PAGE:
Habitat quality

Habitat quality for requirements of larvae has been predicted to be the main factor for presence or absence of butterfly species (Thomas et al., 2001). In our study, we did not discriminate between the factor habitat area and the factor habitat quality – which we characterized by the number of plant species in flower and the cover of plants in flower – because of correlations between these variables. Higher habitat heterogeneity, measured as richness of plants in flower, increased with habitat area and butterfly species richness, which supports the habitat heterogeneity hypothesis (Stevens, 1986; Rosenzweig, 1995).

Density of butterflies

Most population density studies have been conducted for mammals and birds (Bowers & Matter, 1997; Connor et al., 2000; Matter, 2000; Gaston & Matter, 2002). Empirical studies for insects are rare, particularly for insect communities (Connor et al., 2000; Steffan-Dewenter & Tscharntke, 2000).

In our study, population densities increased with increasing habitat area for all butterfly and specialist butterfly species, but only marginally for generalists. Steffan-Dewenter & Tscharntke (2000) found a similar result in that specialists were more affected by habitat area than other species. In our study, population densities of most specialist and some generalist species increased with increasing habitat area including the three most abundant species Maniola jurtina, Polyommatus coridon and Polyommatus icarus. This is in support of the meta-analysis of Connor et al. (2000), who assume an average increase of population densities with increasing habitat area. However, Thomas et al. (2001) found no correlations between population densities and habitat area for three butterfly species, whereas Thomas et al. (1992) found in a four-species study increasing densities for Plebeius argus and Hesperia comma (L.). Decreasing population densities with area have been recorded for Melitaea cinxia (L.) (Hanski et al., 1994). These inconsistent results may have been the result of numerous difficulties in calculating relationships between population density and habitat area, like the problems of including or excluding empty habitat patches and the difference between patch (PIARs) or generalized (GIARs) approaches of individual–area relationships (Gaston & Matter, 2002). The range of habitat area and the number of replicates are also important (Bowers & Matter, 1997). Matter (2000) reported for the red milkweed beetle Tetraopes tetraophthalmus (Forster) increasing, decreasing or constant densities with habitat area in different years.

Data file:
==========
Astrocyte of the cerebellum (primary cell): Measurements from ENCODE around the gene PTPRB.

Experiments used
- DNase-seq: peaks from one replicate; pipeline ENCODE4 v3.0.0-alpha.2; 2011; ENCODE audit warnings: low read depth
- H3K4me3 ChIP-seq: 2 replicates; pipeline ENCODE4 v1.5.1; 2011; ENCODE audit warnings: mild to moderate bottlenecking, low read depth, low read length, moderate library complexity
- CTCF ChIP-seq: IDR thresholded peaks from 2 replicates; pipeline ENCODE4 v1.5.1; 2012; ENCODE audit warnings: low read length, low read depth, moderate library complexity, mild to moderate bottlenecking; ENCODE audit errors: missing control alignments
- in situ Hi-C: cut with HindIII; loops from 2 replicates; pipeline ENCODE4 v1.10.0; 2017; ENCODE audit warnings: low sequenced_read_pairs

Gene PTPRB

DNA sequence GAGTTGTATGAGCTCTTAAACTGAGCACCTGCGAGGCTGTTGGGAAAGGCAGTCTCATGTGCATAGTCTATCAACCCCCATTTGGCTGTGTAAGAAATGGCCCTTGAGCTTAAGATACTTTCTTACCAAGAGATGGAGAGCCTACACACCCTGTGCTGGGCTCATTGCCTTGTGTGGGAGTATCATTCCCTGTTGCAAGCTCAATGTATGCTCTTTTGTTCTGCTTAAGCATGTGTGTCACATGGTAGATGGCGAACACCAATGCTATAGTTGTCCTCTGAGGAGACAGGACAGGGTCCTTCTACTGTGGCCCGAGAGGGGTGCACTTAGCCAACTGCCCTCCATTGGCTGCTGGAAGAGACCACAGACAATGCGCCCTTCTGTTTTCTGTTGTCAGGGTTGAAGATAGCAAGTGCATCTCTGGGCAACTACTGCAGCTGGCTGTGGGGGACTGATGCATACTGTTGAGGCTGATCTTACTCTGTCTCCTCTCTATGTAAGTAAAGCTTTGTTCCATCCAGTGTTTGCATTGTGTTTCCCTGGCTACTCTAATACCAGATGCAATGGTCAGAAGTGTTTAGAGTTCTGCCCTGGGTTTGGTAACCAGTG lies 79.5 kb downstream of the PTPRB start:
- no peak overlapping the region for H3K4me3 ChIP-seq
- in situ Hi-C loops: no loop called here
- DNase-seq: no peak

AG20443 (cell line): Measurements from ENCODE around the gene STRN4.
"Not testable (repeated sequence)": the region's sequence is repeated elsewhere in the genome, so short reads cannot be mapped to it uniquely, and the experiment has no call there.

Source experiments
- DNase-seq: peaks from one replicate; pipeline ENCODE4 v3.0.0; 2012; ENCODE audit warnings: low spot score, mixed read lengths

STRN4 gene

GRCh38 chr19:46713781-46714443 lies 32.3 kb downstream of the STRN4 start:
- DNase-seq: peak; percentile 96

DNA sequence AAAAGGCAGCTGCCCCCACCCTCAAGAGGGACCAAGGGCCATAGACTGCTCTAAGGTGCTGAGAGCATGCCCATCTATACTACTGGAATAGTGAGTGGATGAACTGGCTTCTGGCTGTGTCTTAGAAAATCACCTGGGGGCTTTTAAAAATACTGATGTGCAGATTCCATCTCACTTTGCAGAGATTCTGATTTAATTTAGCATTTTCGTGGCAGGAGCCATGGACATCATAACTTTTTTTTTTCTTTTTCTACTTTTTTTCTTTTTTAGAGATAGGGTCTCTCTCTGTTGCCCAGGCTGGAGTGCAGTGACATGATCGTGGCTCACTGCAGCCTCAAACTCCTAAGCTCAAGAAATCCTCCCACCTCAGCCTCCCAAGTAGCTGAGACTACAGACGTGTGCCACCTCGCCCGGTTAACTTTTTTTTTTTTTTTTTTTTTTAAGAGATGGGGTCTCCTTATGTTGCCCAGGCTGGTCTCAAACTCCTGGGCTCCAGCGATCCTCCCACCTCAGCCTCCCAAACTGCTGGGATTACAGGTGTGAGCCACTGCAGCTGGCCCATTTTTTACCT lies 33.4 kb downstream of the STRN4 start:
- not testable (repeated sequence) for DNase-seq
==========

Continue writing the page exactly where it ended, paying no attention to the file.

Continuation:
We did not find correlations between population densities for butterfly communities or single species and habitat isolation, thereby confirming the analysis of Steffan-Dewenter & Tscharntke (2000) and Thomas et al. (2001). However, increasing densities with decreasing isolation were reported for Melitaea cinxia (Hanski et al., 1994).